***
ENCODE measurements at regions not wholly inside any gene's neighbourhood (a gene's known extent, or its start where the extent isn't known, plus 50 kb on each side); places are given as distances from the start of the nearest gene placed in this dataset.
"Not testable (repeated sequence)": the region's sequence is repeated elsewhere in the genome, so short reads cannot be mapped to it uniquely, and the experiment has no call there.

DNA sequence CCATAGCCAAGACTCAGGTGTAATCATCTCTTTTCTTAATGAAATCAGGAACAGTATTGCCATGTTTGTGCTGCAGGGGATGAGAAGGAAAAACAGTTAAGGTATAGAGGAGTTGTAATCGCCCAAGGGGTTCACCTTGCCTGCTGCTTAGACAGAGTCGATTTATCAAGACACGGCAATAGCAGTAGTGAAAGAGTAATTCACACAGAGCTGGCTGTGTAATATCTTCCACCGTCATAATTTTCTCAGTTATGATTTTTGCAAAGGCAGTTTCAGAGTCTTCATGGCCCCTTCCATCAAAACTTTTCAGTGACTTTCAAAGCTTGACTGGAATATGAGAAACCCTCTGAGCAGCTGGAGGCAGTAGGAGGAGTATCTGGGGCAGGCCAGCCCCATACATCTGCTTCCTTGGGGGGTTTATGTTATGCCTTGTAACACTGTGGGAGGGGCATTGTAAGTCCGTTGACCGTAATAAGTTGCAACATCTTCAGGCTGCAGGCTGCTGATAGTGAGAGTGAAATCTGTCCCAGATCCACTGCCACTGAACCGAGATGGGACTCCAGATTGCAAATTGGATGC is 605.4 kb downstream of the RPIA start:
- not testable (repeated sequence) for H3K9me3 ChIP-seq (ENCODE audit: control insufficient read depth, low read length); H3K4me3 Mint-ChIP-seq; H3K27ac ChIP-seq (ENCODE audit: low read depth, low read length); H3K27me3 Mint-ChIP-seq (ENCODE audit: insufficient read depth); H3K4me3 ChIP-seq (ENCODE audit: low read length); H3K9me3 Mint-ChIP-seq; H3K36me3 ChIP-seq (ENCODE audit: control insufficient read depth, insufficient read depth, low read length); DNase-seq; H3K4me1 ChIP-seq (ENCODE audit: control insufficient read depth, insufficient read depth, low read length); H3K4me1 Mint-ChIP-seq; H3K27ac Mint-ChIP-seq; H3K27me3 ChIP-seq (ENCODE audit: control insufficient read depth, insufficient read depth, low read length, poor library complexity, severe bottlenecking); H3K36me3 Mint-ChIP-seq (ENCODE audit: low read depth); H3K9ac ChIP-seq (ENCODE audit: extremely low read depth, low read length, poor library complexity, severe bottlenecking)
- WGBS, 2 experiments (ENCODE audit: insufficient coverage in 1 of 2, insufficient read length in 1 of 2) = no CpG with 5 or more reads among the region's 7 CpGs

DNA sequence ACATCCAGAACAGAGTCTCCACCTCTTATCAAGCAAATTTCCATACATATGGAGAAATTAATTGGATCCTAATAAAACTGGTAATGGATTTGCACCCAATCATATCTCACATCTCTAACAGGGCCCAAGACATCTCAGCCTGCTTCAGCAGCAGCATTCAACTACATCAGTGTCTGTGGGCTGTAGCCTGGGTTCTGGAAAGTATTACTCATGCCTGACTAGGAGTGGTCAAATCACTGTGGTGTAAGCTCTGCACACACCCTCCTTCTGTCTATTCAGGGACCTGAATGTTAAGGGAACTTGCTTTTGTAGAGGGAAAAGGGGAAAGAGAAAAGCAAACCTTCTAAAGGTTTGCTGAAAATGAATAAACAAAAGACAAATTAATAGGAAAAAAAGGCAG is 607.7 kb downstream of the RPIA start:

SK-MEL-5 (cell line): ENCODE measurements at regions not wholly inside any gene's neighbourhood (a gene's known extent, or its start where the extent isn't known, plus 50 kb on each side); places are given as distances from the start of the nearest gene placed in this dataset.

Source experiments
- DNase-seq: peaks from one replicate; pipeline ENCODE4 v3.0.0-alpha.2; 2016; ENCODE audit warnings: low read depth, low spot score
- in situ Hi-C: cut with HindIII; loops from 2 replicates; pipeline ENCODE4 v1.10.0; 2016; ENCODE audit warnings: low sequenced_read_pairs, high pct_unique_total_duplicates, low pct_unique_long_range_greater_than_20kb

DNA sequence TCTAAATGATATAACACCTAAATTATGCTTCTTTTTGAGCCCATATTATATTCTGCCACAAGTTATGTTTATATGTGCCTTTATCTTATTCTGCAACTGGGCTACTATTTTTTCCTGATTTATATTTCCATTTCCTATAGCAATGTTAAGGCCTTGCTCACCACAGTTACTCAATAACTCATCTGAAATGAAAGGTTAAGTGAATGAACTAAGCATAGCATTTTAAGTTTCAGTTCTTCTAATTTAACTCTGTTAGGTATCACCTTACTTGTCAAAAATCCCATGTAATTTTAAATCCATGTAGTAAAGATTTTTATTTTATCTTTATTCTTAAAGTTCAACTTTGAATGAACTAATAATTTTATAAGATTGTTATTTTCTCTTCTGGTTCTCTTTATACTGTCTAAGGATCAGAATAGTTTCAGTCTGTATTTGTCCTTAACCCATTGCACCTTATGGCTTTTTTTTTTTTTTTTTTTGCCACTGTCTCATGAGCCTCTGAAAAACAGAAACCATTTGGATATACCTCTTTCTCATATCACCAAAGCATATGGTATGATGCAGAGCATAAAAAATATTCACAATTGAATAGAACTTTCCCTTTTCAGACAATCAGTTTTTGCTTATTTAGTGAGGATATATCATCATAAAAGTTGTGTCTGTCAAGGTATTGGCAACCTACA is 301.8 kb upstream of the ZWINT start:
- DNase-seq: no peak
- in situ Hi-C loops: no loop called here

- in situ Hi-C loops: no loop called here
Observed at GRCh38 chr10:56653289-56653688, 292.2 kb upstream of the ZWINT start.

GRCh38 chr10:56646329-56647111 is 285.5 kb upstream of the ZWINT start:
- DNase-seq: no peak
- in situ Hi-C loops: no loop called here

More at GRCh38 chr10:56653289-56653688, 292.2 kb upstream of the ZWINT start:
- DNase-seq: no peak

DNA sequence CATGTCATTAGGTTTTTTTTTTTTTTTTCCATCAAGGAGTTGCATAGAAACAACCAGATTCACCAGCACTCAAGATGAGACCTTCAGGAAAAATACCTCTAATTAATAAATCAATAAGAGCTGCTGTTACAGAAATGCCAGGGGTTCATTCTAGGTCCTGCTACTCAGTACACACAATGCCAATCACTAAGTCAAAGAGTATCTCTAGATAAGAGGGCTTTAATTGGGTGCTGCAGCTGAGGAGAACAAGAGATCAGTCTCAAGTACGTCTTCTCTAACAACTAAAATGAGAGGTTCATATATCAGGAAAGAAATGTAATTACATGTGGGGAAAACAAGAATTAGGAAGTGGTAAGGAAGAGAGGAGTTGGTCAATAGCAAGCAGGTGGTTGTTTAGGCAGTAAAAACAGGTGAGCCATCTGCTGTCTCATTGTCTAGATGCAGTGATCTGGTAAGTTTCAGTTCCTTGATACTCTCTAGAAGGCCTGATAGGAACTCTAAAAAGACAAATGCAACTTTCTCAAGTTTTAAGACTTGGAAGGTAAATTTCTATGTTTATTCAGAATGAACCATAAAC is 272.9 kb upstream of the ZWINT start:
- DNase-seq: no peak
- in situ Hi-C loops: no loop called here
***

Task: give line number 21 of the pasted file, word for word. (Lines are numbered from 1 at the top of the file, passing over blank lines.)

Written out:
DNA sequence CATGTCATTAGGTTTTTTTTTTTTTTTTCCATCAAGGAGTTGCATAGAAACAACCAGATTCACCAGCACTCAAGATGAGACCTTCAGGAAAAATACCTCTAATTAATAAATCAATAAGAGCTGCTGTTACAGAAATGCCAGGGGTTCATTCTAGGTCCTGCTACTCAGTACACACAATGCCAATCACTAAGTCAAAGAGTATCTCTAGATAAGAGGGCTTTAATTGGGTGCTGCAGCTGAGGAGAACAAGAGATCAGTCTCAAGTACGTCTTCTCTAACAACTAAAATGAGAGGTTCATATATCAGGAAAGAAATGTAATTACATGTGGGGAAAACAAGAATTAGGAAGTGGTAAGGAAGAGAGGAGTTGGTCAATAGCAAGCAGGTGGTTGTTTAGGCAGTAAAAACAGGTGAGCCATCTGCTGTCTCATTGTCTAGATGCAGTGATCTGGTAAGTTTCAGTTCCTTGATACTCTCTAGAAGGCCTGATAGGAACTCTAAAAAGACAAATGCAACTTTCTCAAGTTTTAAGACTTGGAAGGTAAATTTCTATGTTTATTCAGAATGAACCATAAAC is 272.9 kb upstream of the ZWINT start: